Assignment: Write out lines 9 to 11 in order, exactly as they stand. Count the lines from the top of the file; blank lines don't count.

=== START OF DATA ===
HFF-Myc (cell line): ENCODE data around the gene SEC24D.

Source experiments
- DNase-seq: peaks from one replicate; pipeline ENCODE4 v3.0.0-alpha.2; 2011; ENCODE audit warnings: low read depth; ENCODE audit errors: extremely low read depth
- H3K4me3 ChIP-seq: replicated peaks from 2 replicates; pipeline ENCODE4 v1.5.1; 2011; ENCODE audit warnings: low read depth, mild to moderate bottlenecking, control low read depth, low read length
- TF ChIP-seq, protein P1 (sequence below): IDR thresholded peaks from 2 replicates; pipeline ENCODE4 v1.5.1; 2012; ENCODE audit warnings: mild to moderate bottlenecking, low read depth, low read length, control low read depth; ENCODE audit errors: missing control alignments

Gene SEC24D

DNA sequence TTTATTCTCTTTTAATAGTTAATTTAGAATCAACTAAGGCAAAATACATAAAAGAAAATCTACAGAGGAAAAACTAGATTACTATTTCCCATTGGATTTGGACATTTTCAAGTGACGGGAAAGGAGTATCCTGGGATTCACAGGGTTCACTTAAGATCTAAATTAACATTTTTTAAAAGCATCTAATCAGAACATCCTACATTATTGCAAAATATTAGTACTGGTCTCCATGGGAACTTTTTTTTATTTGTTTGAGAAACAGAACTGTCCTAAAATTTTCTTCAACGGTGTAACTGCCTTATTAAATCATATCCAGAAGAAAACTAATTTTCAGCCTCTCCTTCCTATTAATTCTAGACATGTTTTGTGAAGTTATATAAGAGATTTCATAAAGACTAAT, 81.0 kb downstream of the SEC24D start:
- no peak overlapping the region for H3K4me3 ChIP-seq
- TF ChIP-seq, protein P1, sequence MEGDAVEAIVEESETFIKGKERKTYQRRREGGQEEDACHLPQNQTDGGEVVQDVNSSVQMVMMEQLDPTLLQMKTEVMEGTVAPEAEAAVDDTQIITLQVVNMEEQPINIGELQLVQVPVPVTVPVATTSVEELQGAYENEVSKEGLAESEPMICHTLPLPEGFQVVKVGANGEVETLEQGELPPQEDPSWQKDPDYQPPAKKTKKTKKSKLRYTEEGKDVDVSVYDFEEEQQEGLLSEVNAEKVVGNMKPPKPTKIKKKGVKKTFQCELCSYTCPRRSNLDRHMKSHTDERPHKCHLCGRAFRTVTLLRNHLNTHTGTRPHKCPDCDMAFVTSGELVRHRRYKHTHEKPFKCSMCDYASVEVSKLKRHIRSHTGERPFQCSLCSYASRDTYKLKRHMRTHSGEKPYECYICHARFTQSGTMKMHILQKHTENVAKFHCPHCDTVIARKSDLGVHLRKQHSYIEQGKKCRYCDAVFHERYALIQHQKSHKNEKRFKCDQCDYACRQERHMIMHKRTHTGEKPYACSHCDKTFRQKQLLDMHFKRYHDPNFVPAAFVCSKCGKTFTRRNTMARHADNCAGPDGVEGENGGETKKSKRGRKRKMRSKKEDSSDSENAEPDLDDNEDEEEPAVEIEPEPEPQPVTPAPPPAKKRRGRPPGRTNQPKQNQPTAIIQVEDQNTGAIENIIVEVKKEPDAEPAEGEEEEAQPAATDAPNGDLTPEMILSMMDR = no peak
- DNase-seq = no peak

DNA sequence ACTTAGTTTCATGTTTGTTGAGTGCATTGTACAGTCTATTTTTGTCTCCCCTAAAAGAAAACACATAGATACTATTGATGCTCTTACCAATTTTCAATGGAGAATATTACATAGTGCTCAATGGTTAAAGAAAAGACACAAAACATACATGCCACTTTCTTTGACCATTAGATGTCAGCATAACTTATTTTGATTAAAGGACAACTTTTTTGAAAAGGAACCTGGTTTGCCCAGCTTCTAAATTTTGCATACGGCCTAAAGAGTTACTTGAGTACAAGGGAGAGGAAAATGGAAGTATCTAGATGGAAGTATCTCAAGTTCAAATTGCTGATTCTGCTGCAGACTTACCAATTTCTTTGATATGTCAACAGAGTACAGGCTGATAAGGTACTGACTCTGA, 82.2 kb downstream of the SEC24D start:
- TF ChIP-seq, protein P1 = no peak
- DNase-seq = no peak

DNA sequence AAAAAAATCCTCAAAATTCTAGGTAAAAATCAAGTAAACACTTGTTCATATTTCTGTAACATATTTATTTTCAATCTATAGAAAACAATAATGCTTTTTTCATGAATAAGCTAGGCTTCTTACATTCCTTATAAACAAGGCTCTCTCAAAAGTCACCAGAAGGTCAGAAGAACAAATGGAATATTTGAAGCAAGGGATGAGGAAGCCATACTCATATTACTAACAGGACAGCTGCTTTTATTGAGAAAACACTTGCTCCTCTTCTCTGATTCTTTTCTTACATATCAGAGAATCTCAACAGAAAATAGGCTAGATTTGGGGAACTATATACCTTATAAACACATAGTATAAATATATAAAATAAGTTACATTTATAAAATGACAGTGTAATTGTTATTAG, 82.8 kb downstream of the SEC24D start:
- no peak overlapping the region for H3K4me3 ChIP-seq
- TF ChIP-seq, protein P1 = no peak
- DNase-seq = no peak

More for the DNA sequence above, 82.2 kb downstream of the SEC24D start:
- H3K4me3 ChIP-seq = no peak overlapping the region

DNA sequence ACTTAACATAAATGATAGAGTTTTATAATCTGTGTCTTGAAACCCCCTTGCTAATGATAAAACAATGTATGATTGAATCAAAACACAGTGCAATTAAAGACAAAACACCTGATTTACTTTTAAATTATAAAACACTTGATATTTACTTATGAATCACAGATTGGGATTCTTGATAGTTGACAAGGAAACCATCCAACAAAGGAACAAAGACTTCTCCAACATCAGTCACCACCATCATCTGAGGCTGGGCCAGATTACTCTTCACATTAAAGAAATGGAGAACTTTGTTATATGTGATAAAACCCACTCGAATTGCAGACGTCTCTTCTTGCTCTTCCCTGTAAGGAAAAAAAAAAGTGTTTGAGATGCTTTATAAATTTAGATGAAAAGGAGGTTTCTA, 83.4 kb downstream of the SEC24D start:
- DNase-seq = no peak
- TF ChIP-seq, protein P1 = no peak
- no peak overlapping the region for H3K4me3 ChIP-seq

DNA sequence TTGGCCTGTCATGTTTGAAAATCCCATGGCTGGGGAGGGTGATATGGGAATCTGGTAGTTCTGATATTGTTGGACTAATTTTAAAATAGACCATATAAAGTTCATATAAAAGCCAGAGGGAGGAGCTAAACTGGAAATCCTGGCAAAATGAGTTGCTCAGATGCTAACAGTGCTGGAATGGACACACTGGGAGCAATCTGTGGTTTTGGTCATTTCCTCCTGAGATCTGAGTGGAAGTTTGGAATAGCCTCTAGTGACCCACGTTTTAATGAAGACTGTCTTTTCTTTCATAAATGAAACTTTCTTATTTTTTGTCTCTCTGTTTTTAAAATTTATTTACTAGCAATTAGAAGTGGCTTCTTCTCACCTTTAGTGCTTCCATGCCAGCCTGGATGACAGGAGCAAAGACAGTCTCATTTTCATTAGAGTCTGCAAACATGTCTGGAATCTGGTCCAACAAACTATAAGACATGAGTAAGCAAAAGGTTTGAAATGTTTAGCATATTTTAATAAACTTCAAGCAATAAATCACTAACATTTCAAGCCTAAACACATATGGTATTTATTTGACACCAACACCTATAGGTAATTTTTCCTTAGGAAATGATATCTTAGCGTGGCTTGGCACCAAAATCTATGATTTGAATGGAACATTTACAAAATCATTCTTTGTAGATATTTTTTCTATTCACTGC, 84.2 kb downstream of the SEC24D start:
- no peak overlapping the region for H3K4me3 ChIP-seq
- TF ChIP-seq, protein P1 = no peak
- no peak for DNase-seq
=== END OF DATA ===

- TF ChIP-seq, protein P1, sequence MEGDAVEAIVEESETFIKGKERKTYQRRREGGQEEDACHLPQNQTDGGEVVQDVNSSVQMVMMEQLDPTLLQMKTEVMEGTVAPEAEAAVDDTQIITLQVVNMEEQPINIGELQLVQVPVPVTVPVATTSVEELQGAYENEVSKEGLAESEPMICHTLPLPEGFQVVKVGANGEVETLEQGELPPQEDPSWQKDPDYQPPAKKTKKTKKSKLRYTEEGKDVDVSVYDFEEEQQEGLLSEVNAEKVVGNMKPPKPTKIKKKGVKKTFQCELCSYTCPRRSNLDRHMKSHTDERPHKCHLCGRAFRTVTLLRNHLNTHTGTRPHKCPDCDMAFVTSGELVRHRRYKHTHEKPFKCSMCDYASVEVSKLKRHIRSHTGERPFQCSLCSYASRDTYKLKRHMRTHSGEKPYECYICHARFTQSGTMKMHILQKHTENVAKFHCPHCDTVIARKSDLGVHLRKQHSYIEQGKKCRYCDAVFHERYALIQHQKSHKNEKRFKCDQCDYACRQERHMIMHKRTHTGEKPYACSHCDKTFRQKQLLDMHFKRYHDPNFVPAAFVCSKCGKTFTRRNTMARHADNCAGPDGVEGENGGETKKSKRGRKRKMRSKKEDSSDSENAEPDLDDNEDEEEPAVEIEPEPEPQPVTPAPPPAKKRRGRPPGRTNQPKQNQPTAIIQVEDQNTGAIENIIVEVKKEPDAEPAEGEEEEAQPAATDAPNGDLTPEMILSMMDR = no peak
- DNase-seq = no peak

DNA sequence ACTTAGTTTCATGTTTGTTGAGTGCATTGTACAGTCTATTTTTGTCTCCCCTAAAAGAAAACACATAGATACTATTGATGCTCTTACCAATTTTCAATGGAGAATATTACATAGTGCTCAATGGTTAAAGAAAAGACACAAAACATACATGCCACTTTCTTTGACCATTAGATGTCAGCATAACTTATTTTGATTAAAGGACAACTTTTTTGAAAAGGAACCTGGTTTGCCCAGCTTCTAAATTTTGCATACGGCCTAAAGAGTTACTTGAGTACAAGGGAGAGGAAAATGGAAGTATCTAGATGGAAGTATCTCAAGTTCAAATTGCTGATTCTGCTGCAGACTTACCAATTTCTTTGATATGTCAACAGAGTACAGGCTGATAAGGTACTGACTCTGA, 82.2 kb downstream of the SEC24D start: